Martha Stevens-David Review: "The Doctor's Stories" by Dr. Charles T. Chase
Dr. Chase, through his well-written stories, cited many examples of how a caring doctor can help others in dire medical need and even when circumstances were not as expected, this well-educated caring man, stepped up and did what was expected of him and more. Dr. Chase can go into his twilight years in peace.
Jun 24, 2015 - 7:15:20 AM
Milt Gross Book Review: "House of Earth" by the late Woody Guthrie
Singer Woody Guthrie apparently wrote this book to promote building houses in Dust Bowl-era Texas from mud bricks, an improvement over the rickey wooden shacks most residents called home. Guthrie, who lived from 1912 to 1967, was an American folk song singer, whose best known song was the well-known "This Land Is Your Land." The back cover of the book states that Guthrie's "legacy" included over 3,000 songs with themes of history, politics, culture, spiritual, narrative and children's interests.
Jun 20, 2015 - 8:14:45 PM
Martha Stevens-David Book Review: "Choosing to Live" by Jerry D. Campbell
"Choosing to Live" though small in pages, contains life changing information that all human beings should read because what Mr. Campbell experienced in the loss of his wife, can and will help prepare all those left behind in knowing what to do next. One never wishes to be "blindsided" by a sudden death as so many of us are. I was brought to tears upon reading the love-filled passages of a couple's love for one another the writer's agony in dealing with the loss of his beloved wife Veta.
Jun 19, 2015 - 9:15:21 PM
Milt Gross Book Review: "Hound-dog Man, a novel", by Fred Gipson
This fiction novel covers a raccoon hunt by Blackie Scantling and two boys, one of whom, Cotton Kinney, is the hero of the story. It also covers home life in the Texas outback, the threats and defeat of a bad guy, a baby being born, and other typical incidents of early-twentieth-centure rural Texas. Gipson wrote it in first person...Years ago when I was teaching, I read Gipson's books, and I highly recommend this one if your sense of adventure has remained youthful.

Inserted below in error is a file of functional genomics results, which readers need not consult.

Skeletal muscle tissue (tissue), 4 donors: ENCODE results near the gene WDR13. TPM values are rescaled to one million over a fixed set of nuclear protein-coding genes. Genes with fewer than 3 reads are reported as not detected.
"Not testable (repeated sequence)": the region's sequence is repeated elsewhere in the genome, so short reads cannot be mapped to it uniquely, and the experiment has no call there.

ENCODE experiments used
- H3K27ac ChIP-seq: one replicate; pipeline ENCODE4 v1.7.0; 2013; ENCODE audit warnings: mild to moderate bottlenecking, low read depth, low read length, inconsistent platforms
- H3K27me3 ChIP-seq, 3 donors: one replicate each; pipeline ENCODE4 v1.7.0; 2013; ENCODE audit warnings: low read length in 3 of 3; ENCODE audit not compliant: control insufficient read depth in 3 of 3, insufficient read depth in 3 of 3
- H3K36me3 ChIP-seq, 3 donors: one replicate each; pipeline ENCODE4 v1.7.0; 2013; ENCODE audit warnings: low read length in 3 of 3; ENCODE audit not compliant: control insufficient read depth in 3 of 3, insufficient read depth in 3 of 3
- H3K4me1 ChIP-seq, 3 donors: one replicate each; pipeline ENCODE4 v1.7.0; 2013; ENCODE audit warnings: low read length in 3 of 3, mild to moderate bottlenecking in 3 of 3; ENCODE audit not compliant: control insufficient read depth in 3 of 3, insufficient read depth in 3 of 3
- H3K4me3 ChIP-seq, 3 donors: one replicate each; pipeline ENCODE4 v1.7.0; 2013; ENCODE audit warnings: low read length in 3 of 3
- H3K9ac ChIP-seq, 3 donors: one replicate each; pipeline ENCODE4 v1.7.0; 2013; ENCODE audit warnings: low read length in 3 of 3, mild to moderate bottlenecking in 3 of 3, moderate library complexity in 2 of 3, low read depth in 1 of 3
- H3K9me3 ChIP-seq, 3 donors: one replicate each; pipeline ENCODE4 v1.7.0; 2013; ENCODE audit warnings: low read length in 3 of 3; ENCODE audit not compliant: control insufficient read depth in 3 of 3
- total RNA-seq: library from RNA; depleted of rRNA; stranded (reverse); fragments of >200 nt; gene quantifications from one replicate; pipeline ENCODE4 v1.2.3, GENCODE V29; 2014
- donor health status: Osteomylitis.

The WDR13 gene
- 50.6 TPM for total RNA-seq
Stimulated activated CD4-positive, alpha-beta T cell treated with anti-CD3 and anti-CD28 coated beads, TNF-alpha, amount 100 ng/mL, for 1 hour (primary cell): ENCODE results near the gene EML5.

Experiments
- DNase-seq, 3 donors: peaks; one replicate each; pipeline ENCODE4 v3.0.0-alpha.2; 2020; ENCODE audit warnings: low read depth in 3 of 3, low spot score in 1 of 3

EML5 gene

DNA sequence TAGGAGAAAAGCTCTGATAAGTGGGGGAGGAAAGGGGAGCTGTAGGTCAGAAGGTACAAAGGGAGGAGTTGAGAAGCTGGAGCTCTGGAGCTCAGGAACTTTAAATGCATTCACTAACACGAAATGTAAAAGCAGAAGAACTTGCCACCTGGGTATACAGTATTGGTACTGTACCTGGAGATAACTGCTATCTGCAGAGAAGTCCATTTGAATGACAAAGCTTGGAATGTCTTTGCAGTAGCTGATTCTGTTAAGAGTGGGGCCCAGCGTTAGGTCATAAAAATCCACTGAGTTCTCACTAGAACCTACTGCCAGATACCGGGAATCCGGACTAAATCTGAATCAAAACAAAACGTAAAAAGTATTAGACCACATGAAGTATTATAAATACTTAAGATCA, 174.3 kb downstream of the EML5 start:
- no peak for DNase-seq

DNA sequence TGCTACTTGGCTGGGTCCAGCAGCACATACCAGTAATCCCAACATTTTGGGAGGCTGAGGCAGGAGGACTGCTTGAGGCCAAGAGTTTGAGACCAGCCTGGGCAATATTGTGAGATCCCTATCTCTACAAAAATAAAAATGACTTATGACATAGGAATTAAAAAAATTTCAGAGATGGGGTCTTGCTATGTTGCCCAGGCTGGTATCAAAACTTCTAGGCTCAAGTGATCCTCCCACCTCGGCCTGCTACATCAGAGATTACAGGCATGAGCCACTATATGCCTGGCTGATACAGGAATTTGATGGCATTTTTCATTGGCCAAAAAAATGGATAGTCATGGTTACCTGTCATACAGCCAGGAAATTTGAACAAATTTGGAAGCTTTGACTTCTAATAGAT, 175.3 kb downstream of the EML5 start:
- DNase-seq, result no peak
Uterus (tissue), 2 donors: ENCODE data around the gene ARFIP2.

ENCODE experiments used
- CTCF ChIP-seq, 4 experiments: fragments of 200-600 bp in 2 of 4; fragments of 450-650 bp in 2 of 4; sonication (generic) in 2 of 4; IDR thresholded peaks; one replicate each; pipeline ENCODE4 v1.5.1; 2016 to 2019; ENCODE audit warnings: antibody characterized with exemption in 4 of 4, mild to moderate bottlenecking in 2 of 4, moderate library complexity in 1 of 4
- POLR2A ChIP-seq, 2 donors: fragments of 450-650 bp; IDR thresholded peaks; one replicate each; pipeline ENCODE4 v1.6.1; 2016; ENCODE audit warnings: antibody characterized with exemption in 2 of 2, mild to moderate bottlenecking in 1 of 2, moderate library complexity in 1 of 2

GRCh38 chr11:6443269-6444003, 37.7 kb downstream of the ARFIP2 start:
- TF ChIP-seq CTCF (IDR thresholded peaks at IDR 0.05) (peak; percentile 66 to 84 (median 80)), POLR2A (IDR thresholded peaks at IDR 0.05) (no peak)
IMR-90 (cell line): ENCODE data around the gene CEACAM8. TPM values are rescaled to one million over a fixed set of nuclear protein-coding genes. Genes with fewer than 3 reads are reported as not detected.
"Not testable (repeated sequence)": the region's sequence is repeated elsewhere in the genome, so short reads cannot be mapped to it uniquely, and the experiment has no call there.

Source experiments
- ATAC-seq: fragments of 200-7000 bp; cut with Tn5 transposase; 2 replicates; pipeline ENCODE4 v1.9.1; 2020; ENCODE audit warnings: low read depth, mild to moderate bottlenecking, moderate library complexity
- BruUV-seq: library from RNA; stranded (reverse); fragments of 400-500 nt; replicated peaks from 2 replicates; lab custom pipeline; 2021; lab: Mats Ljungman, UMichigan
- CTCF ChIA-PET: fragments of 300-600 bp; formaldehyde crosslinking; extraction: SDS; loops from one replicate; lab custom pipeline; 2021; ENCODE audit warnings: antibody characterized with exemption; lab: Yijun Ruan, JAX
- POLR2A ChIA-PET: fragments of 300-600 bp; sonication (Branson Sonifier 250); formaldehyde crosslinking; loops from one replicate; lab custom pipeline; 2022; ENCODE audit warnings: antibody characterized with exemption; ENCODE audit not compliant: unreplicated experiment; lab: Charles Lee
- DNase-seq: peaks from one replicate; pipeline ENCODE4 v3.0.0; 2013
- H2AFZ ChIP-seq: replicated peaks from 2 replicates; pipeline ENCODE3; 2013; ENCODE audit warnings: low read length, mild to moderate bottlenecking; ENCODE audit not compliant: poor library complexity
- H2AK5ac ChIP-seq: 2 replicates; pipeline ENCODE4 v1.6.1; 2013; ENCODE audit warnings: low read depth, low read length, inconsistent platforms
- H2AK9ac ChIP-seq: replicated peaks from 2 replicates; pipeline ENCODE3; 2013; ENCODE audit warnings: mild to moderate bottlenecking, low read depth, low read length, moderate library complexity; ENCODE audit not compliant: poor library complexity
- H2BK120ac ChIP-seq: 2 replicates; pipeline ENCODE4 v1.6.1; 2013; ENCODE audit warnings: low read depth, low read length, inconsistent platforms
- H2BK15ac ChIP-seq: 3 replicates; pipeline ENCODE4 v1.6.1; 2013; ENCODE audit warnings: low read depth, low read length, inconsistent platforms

Jun 14, 2015 - 1:10:15 AM
Milt Gross Book Review: "Running with Scissors, a memoir" by Augusten Burroughs
The book is kind of quirky, weird, about a young man, the author, Augusten Burroughs, and his years as a teenager. Actually the book is a memoir, not fiction, and it is crass, describing many indecent scenes -- according to me -- of how Burroughs mother was mentally ill, his living a good part of the time in the house of the psychologist who is treating her, and the weird occurrences that took place.
Jun 9, 2015 - 4:50:13 AM
Milt Gross Book Review: "Backpacks, Boots and Baguettes" by Simon Calder and Mick Webb
My understanding is this trail along the Pyrenees crossed many roads as well as rough places including hard climbing. Many times the two described their coming down a trail to a road and walking along the road. Their overnights were far different from the Appalachian Trail, as well. They seldom camped and spent most nights in hotels or inns with adequate meals.
May 31, 2015 - 6:35:40 AM
Milt Gross Book Review: "Star Island" by Carl Hiaasen
I've been enjoying Hiaasen's books for years, and this one was no exception. Except for the story's becoming too complicated and some humor I found a bit below the good humor belt. This was typically Hiaasen amusing and a bit crude, a little confusing, but overall a good book. I've enjoyed Hiaasen's books more for the weird happenings than for the story plots.
May 24, 2015 - 6:15:14 AM
Milt Gross Book Review: "Western" by Frank Yerby